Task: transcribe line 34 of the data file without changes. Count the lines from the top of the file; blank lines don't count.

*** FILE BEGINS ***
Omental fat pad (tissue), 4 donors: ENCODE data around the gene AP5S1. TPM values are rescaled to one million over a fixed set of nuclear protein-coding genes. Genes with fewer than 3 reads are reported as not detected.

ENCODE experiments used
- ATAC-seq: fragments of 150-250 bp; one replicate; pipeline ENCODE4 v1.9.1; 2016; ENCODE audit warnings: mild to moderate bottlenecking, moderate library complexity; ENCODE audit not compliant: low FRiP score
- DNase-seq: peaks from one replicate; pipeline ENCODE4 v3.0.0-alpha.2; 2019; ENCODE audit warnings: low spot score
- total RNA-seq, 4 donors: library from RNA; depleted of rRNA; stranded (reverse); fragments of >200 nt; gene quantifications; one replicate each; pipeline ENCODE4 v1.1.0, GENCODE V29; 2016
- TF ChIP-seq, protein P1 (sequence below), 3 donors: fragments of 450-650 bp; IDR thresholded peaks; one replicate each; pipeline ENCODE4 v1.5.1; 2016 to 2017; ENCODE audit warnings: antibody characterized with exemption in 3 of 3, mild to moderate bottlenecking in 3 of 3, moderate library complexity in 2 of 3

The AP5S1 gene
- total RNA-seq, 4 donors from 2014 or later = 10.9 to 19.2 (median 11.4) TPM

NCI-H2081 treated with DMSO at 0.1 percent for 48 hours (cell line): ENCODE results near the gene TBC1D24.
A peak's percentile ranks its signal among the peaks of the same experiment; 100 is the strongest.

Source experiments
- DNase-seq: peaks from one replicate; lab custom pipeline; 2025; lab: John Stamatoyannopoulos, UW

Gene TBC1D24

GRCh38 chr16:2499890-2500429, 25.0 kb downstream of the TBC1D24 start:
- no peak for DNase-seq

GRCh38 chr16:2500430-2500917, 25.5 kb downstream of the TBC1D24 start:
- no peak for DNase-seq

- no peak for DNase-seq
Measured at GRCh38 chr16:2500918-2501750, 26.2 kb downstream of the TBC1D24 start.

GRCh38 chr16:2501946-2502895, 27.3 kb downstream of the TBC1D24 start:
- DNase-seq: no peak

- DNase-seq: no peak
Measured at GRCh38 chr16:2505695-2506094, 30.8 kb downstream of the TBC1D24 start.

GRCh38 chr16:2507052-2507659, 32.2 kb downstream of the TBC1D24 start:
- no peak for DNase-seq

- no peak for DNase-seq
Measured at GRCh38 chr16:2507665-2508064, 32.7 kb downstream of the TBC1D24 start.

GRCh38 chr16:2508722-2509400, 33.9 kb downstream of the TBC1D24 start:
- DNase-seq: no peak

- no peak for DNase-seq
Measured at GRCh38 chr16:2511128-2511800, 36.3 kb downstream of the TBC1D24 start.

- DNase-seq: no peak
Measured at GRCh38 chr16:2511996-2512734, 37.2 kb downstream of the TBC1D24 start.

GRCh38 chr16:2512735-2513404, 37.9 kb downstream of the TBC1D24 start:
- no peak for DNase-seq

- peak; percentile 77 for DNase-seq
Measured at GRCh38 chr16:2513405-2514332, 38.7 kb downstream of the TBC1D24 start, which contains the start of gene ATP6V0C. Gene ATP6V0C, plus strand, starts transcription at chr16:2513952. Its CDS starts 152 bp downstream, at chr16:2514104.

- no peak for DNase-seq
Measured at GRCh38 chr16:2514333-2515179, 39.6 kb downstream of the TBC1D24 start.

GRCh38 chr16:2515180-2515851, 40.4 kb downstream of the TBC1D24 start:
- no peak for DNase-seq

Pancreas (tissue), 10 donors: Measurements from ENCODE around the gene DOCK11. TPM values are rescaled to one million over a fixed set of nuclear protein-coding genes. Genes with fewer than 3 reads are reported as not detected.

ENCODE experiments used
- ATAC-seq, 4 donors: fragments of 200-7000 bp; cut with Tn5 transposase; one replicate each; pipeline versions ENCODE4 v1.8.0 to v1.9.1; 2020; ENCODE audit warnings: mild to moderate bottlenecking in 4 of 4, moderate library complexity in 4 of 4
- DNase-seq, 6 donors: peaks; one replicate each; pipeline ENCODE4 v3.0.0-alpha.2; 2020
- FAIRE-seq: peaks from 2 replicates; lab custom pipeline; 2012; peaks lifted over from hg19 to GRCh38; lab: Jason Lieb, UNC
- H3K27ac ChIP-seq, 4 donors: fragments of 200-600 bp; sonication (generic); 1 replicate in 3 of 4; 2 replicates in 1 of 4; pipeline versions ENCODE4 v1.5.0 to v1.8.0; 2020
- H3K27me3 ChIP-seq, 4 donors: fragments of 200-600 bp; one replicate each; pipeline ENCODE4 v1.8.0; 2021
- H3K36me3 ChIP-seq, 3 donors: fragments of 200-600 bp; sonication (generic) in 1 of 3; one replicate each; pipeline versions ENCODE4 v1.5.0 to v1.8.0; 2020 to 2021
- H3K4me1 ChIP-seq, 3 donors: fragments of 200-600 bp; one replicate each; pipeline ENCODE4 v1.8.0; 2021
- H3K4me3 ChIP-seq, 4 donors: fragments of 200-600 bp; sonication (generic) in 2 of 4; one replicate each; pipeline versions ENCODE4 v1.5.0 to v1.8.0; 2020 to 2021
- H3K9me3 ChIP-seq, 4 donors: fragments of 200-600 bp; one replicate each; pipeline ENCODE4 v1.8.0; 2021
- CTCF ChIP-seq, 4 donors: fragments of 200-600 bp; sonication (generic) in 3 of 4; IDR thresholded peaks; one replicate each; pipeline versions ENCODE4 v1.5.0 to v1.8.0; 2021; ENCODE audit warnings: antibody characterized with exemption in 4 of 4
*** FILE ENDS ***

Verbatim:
GRCh38 chr16:2512735-2513404, 37.9 kb downstream of the TBC1D24 start: